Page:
(14) Threats, express or implied, of heavy punishment, accompanied by promises or suggestions of leniency or other advantage if a confession is given, render a statement inadmissible. Such tactics are distinguishable from mere exhortation to tell the truth. (See People v. Hill (1967) 66 Cal.2d 536, 549 [ 58 Cal.Rptr. 340, 426 P.2d 908]; People v. Flores (1983) 144 Cal.App.3d 459, 468-471 [ 192 Cal.Rptr. 772]; People v. Nicholas, supra, 112 Cal.App.3d 249, 266.) (13b) The detectives' implied promise that if appellant incriminated himself by telling what happened he could improve his prospects, and the thinly-veiled threat of the death penalty if he did not tell his side of the story, clearly led appellant to tell the story of an accidental killing.
Thereafter, with no break in the interrogation, the detectives hammered away at appellant's claim of accident for over an hour. They used psychologically coercive tactics to wear down his will to resist, inducing him to incriminate himself further. The officers repeatedly suggested appellant's refusal to admit he intentionally killed the victim was cowardly, and would make things worse for appellant, as well as harder on his friends and his mother. As discussed in appellant's brief, the pressures employed here are similar to those condemned in People v. Johnson (1969) 70 Cal.2d 469, 479 [ 74 Cal.Rptr. 889, 450 P.2d 265], and People v. Hogan, supra, 31 Cal.3d 815. The pressures plainly were a motivating cause of appellant's confession and the record cannot support a finding beyond a reasonable doubt that the confession was voluntary. ( Hogan, supra, at p. 843.)
C. Despite concessions that appellant's confession was erroneously introduced at trial on Miranda and voluntariness grounds, respondent contends the first degree murder conviction should be affirmed under the "rare case" exception to the rule of per se reversal. (15) Improper introduction of a confession normally constitutes reversible error per se regardless of the type of error involved because a confession is considered such persuasive evidence of guilt that it is "extremely difficult to determine what part it played in securing the conviction." ( People v. Parham (1963) 60 Cal.2d 378, 385 [ 33 Cal.Rptr. 497, 384 P.2d 1001]; People v. Schader (1965) 62 Cal.2d 716 [ 44 Cal.Rptr. 193, 401 P.2d 665].)
However, prior California cases have recognized a limited exception to this rule in the "rare case" in which, although one or more confessions were admitted erroneously, the jury also had before it other valid confessions by the defendant containing substantially the same details, the erroneously admitted confessions were not unduly emphasized at trial, and the legally obtained confessions were not induced by an invalid confession. ( People v. Quicke (1969) 71 Cal.2d 502, 516-518 [ 78 Cal.Rptr. 683, 455 P.2d 787]; People v. Jacobson (1965) 63 Cal.2d 319, 330-331 [ 46 Cal.Rptr. 515, 405 P.2d 555].) In Jacobson, the leading case, the prosecution introduced evidence of ten separate confessions or admissions made by defendant on the day of the homicide, the last two of which were obtained in violation of defendant's right to counsel under Escobedo v. Illinois (1964) 378 U.S. 478 [12 L.Ed.2d 977, 84 S.Ct. 1758] and People v. Dorado (1965) 62 Cal.2d 338 [ 42 Cal.Rptr. 169, 398 P.2d 361]. The court affirmed, finding that no one statement contained details significantly different from the others, and that the statements taken in violation of Escobedo-Dorado were merely cumulative.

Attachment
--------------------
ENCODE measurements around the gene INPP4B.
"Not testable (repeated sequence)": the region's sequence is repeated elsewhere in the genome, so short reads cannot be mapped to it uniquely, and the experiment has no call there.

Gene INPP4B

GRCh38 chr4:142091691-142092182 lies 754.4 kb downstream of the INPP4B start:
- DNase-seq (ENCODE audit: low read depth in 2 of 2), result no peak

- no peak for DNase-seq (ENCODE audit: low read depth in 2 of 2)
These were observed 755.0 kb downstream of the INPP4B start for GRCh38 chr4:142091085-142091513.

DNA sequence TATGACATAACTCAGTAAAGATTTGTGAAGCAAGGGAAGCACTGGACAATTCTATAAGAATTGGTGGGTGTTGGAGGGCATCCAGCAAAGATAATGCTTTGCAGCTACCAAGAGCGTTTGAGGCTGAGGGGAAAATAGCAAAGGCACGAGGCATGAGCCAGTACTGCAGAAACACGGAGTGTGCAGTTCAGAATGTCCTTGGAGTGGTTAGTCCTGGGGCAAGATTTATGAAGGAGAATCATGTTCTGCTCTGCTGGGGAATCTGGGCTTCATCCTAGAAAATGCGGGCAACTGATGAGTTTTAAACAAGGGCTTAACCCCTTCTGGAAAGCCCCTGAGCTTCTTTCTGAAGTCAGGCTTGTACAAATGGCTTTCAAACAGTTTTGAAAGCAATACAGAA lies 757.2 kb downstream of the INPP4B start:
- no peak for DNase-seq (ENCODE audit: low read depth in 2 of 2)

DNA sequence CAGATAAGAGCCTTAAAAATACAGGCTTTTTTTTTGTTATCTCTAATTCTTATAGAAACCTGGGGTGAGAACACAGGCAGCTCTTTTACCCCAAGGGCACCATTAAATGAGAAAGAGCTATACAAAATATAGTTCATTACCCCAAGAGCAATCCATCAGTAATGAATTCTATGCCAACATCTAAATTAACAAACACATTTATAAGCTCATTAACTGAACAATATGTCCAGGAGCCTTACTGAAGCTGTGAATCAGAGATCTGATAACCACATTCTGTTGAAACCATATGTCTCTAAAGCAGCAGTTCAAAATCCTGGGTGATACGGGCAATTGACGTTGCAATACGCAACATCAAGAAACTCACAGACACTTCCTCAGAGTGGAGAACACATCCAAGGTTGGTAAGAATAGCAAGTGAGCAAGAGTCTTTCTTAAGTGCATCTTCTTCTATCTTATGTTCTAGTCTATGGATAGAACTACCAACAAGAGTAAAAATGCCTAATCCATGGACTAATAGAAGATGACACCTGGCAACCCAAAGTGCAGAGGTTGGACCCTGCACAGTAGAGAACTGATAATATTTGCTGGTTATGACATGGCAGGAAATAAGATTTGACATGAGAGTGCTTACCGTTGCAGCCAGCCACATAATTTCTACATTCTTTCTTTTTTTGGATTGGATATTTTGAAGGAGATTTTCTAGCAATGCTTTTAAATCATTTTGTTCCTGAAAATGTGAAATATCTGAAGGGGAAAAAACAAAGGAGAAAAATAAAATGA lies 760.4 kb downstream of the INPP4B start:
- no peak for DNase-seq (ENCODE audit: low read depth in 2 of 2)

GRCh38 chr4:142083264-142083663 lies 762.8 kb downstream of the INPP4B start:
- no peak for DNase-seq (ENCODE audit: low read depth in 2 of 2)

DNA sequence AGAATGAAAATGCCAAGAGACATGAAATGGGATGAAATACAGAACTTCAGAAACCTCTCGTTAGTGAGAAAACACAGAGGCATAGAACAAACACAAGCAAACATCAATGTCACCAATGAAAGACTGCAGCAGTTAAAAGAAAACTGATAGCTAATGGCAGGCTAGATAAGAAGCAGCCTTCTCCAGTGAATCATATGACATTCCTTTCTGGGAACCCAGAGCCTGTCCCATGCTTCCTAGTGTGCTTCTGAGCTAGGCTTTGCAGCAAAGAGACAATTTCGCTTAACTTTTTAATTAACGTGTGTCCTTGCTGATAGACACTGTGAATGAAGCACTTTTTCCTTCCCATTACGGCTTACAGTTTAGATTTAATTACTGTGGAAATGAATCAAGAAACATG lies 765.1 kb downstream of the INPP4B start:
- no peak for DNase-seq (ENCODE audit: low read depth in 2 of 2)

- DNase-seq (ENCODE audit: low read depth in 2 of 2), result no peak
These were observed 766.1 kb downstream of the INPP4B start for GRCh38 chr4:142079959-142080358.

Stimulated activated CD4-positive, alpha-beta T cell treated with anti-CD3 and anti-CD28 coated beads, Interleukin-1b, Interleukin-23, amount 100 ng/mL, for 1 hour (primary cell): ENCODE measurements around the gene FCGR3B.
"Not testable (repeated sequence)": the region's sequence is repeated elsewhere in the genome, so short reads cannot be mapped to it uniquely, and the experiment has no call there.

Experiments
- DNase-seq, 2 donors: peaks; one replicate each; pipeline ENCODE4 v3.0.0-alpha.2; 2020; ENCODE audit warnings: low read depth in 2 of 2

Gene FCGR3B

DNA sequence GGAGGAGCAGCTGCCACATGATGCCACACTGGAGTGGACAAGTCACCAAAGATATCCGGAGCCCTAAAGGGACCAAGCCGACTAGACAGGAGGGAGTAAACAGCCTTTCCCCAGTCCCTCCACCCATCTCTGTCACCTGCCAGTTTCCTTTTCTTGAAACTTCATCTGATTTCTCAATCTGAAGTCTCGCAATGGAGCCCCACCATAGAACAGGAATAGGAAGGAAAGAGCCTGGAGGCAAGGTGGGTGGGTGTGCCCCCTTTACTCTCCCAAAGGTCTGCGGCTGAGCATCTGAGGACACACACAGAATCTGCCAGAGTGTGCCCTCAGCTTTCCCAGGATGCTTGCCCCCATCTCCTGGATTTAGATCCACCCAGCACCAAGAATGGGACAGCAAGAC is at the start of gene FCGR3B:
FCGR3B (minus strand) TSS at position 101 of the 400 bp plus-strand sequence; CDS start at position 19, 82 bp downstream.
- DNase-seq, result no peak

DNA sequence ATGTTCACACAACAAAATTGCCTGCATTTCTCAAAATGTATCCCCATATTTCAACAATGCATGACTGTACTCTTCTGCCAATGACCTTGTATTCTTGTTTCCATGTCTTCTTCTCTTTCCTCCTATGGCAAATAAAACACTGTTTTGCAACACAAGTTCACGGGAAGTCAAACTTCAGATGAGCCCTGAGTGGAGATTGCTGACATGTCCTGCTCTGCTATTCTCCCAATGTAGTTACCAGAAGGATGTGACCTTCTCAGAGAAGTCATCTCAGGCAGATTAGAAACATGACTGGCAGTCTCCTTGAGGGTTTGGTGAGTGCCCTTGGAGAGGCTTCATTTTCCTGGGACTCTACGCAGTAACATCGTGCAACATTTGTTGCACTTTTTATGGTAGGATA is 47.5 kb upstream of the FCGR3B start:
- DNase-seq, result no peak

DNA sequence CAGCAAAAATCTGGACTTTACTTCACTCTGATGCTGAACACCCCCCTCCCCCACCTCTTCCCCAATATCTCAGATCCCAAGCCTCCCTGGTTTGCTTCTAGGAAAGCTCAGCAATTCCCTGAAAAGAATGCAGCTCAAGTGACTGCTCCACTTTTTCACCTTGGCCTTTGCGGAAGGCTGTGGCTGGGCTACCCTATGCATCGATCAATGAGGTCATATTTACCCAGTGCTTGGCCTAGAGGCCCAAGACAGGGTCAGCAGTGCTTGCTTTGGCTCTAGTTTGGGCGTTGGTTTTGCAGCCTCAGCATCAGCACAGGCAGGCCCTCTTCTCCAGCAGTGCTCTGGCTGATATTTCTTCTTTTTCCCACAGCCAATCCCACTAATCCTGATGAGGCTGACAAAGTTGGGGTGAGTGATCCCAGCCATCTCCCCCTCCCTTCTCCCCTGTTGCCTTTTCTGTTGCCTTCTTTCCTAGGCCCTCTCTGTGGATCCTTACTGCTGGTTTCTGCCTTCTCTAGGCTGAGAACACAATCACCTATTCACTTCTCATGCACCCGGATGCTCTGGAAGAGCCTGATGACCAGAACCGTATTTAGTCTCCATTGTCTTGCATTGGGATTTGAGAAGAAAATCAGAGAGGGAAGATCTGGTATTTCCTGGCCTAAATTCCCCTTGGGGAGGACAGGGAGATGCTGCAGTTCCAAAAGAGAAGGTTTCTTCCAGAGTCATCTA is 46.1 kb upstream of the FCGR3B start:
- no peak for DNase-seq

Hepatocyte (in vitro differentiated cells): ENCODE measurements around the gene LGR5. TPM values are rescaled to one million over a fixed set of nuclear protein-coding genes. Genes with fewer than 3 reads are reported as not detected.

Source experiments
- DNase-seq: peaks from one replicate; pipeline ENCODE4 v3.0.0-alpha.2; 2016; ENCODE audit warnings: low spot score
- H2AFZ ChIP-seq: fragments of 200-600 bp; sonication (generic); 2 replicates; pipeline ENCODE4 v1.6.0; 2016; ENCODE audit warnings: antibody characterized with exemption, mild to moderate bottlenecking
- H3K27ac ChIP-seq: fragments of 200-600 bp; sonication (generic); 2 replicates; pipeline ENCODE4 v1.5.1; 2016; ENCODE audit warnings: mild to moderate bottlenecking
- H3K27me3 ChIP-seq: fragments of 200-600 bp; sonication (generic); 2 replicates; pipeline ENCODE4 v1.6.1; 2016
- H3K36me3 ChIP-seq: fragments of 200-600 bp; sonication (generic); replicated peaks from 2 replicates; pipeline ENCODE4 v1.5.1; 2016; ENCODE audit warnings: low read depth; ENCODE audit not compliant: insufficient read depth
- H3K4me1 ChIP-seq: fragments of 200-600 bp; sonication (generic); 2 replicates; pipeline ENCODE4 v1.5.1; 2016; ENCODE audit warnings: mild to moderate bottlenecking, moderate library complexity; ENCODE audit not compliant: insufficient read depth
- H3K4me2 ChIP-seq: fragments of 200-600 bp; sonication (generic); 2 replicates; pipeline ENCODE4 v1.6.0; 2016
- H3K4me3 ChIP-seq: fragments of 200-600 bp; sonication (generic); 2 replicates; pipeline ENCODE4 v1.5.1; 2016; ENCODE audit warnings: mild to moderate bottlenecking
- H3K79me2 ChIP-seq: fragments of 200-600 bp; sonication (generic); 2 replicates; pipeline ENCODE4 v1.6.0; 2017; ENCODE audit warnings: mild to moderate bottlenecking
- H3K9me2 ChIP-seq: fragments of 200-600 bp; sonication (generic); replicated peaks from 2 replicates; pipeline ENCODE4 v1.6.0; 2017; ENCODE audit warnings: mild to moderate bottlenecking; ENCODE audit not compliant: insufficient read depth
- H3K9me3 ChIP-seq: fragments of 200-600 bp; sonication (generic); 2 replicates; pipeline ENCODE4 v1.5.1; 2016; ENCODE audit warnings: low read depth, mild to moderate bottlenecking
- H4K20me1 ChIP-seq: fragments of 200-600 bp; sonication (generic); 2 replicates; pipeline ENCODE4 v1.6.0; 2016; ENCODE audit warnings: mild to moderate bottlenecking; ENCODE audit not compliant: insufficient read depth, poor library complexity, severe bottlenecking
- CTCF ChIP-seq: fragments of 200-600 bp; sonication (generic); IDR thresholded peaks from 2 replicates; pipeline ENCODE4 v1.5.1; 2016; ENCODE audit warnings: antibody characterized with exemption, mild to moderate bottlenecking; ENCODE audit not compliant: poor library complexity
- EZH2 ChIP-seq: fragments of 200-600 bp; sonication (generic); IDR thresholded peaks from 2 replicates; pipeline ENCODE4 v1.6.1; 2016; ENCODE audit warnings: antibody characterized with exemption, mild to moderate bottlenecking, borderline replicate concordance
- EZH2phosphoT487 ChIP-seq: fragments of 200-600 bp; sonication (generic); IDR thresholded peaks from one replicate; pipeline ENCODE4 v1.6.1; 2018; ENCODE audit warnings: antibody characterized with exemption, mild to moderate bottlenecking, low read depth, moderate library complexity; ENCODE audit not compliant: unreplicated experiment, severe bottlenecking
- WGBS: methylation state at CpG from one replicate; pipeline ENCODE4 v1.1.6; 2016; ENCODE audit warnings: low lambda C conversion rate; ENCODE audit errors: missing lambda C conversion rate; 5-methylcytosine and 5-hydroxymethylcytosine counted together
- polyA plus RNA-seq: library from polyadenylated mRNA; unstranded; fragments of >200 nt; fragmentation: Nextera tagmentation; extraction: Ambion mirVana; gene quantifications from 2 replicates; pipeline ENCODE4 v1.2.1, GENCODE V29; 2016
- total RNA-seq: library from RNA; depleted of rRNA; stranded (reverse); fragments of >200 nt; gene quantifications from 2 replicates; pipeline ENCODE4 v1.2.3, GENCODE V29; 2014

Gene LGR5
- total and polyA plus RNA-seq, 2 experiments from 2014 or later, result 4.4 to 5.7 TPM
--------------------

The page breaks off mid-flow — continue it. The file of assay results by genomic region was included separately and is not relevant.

The "rare case" exception to automatic reversal was based upon the perception that in the unusual circumstances of those cases, there was no reasonable possibility the erroneously admitted evidence contributed to the judgment. ( People v. Jacobson, supra, 63 Cal.2d at pp. 330-331; see also People v. Cotter (1965) 63 Cal.2d 386 [ 46 Cal.Rptr. 622, 405 P.2d 862] [vacated on another ground in Cotter v. California (1967) 386 U.S. 274 (18 L.Ed.2d 43, 87 S.Ct. 1035)], applying the exception where the defendant gave seven statements, four of which were admissible, and three of which were not.)
(16) Appellant questions whether the exception has any validity as applied to involuntary confessions or confessions obtained in violation of Miranda. We note that under existing United States Supreme Court precedent, " any criminal trial use against a defendant of his involuntary statement is a denial of due process of law `even though there is ample evidence aside from the confession to support the conviction.'" ( Mincey v. Arizona (1978) 437 U.S. 385, 398 [57 L.Ed.2d 290, 303, 98 S.Ct. 2408].) Numerous cases hold that introduction of a coerced confession may never be considered harmless error. ( Jackson v. Denno, supra, 378 U.S. 368, 376 [12 L.Ed.2d 908, 915]; Lynumn v. Illinois (1963) 372 U.S. 528, 537-538 [9 L.Ed.2d 922, 928, 83 S.Ct. 917]; Rogers v. Richmond (1961) 365 U.S. 534, 540-541 [5 L.Ed.2d 760, 766, 81 S.Ct. 735]; Payne v. Arkansas (1958) 356 U.S. 560, 567-568 [2 L.Ed.2d 975, 981, 78 S.Ct. 844]; see also New Jersey v. Portash (1979) 440 U.S. 450, 459 [59 L.Ed.2d 501, 510, 99 S.Ct. 1292] and Chapman v. California (1967) 386 U.S. 18, 23 [17 L.Ed.2d 705, 710, 87 S.Ct. 824, 24 A.L.R.3d 1065] ["[T]here are some constitutional rights so basic to a fair trial that their infraction can never be treated as harmless error, . . ."].) The Supreme Court has applied the per se rule even where other confessions by the defendant were properly in evidence. ( Haynes v. Washington, supra, 373 U.S. 503, 505-507, 518, 520-521 [10 L.Ed.2d 513, 516-517, 523, 525]; Stroble v. California (1952) 343 U.S. 181, 190 [96 L.Ed. 872, 880-881, 72 S.Ct. 599]; Malinski v. New York (1945) 324 U.S. 401, 404, 407-410 [89 L.Ed. 1029, 1032, 1033-1035, 65 S.Ct. 781]; but see Milton v. Wainwright (1972) 407 U.S. 371 [33 L.Ed.2d 1, 92 S.Ct. 2174], in which the majority rejected Fifth and Sixth Amendment challenges and held that introduction of evidence of petitioner's fourth confession, made to an officer posing as a fellow prisoner in jail after petitioner had been indicted and had retained counsel, was harmless beyond a reasonable doubt.)